The Forest Stewardship Council (FSC) is the most credible forest certification scheme that exists. Its deliberative process, by which social, environmental and economic actors define what sustainability means in a specific geographic context, has forever changed the concept of sustainable forest management.
It is therefore sad to note that the FSC has been unable to root out certain problems, notably the lack of quality of its certificates. This again became strikingly clear when the UK Competent Authority fined a British timber operator for breaching EU regulations prohibiting the import and sale of illegally harvested timber. The company was relying on its FSC Chain of Custody.
Such problems are not new. Ten years ago a number of NGO and private sector members of the FSC published a paper, Regaining Credibility and Rebuilding Support – changes the FSC needs to make to ensure it regains and maintain its credibility, presenting clear recommendations. The main concern raised was the variable, and too often inadequate, quality of certificates issued by certification bodies in FSC’s name. Most signatories to that statement, including Fern, have since left the FSC. Now Greenpeace, another signatory, has stated that it won’t be renewing its membership.
In its March statement, Greenpeace International urged companies to focus on re-using and recycling wood and paper products. Greenpeace still sees the FSC as the most credible scheme; however, if a company really needs virgin wood or fibre, Greenpeace advises that, besides FSC certification, additional due diligence is often required to ensure imports meet companies’ ‘no deforestation’ requirements. This is especially true when sourcing from high-risk regions where democracy and civil society are weak and corruption is high.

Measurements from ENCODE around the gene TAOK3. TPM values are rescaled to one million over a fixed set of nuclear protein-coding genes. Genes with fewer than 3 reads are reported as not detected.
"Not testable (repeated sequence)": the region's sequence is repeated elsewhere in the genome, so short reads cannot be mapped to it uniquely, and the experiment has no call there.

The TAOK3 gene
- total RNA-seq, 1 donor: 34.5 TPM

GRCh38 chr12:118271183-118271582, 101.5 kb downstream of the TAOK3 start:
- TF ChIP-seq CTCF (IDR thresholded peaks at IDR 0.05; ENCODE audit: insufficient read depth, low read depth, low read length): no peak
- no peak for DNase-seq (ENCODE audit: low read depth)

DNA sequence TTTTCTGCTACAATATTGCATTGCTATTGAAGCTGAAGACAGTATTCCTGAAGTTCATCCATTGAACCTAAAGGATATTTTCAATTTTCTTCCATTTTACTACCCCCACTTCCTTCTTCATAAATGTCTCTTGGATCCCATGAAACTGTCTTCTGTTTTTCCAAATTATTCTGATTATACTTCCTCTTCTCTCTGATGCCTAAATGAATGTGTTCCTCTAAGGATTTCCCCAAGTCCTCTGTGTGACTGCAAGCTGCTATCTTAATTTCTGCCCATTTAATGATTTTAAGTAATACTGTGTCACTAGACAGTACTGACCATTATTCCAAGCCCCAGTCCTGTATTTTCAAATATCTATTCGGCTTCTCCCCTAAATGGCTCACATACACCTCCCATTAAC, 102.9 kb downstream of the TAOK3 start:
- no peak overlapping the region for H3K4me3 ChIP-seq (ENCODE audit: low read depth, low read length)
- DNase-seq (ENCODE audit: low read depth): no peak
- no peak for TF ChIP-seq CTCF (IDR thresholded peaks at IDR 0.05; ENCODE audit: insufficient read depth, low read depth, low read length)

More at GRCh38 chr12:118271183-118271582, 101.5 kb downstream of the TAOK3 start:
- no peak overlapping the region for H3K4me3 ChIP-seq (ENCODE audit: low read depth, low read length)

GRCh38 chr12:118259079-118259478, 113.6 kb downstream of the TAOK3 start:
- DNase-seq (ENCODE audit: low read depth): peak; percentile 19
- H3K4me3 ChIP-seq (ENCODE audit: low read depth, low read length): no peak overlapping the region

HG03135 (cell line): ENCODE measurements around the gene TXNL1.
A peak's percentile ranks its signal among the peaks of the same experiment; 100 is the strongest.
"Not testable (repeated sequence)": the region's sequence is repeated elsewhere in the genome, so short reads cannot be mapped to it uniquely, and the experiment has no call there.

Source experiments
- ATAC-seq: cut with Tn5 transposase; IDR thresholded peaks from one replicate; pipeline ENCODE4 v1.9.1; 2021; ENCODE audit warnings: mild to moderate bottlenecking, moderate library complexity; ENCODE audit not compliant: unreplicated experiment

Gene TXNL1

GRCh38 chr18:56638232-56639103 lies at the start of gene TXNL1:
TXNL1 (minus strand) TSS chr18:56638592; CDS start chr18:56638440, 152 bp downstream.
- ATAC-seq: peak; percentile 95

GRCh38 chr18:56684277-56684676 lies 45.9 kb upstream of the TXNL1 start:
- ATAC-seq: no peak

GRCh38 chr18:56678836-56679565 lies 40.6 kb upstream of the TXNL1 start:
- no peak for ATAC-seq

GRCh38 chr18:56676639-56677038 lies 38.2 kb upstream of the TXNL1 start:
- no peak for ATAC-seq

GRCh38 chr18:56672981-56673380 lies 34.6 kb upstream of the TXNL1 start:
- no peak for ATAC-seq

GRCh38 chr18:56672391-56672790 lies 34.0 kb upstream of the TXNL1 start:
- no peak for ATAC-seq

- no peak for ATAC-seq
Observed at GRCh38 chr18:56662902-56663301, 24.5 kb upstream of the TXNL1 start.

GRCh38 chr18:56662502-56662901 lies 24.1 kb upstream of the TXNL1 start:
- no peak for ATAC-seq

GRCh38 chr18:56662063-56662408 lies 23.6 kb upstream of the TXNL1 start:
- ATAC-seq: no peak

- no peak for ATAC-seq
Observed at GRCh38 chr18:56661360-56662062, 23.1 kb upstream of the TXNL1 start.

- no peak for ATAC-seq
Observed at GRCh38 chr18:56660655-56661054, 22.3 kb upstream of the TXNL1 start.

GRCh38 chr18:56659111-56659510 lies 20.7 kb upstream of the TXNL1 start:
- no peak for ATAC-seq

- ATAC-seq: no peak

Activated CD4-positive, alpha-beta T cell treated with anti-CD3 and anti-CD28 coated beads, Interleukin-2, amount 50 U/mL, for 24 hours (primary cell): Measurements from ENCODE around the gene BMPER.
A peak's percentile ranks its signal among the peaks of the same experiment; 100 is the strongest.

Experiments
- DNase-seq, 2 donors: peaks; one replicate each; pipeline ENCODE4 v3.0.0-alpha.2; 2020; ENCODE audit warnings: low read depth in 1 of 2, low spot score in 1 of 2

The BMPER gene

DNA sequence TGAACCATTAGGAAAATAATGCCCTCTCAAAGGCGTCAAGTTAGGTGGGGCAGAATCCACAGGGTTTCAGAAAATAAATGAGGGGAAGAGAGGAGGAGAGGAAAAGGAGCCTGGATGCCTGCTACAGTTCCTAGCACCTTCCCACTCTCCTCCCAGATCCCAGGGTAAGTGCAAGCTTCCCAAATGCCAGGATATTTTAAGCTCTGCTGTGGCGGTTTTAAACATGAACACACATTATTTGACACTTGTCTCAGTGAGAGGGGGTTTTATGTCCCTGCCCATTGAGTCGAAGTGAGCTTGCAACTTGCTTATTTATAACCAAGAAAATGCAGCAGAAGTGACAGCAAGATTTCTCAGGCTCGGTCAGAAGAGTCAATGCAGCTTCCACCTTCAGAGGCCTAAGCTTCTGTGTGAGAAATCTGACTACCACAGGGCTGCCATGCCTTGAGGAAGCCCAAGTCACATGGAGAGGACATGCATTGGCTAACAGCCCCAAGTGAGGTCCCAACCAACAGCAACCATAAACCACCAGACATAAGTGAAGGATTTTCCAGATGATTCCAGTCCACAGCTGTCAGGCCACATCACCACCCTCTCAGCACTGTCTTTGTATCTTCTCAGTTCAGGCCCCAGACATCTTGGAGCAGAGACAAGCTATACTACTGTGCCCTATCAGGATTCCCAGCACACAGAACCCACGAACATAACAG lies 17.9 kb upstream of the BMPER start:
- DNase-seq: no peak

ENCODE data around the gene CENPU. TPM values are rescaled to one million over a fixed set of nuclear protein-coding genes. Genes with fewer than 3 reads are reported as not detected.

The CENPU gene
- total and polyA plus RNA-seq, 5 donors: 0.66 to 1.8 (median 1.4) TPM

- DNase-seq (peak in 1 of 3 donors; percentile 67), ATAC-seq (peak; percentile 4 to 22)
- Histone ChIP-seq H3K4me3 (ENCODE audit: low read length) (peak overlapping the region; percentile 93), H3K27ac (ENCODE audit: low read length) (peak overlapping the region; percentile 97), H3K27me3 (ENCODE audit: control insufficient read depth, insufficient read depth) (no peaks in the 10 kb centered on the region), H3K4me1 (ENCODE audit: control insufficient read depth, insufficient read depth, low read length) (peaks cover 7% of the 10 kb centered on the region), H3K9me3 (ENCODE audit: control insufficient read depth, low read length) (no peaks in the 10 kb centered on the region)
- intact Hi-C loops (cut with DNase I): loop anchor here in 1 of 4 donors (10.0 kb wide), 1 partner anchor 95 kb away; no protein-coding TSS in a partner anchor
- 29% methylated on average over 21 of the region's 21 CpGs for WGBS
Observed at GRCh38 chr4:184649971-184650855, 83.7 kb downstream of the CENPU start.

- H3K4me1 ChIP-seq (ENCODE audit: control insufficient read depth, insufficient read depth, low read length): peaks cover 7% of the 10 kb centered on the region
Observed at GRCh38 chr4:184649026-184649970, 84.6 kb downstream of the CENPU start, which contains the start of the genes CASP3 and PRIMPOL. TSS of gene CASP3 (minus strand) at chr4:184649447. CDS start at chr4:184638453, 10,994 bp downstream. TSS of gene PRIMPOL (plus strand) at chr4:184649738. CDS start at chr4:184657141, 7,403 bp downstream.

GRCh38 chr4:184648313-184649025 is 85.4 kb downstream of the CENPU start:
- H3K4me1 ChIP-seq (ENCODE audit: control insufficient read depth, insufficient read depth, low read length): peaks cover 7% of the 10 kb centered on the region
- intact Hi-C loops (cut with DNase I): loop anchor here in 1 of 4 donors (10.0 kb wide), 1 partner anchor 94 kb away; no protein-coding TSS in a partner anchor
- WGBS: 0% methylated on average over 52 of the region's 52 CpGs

Forest certification, although an important tool, is clearly insufficient on its own to prove legality, sustainability, or No Deforestation/No Peatland & No Exploitation (NDPE) commitments – the new mantras for companies sourcing forest-risk commodities such as palm oil and soy. Unfortunately, there is no ‘quick fix’ to fulfil these commitments. Processes that lay the groundwork for real governance improvements are needed for companies to achieve their commitments on no deforestation and NDPE. Fern believes a new instrument, addressing due diligence of forest-risk commodity imports may be needed as part of a broader Action Plan on Deforestation.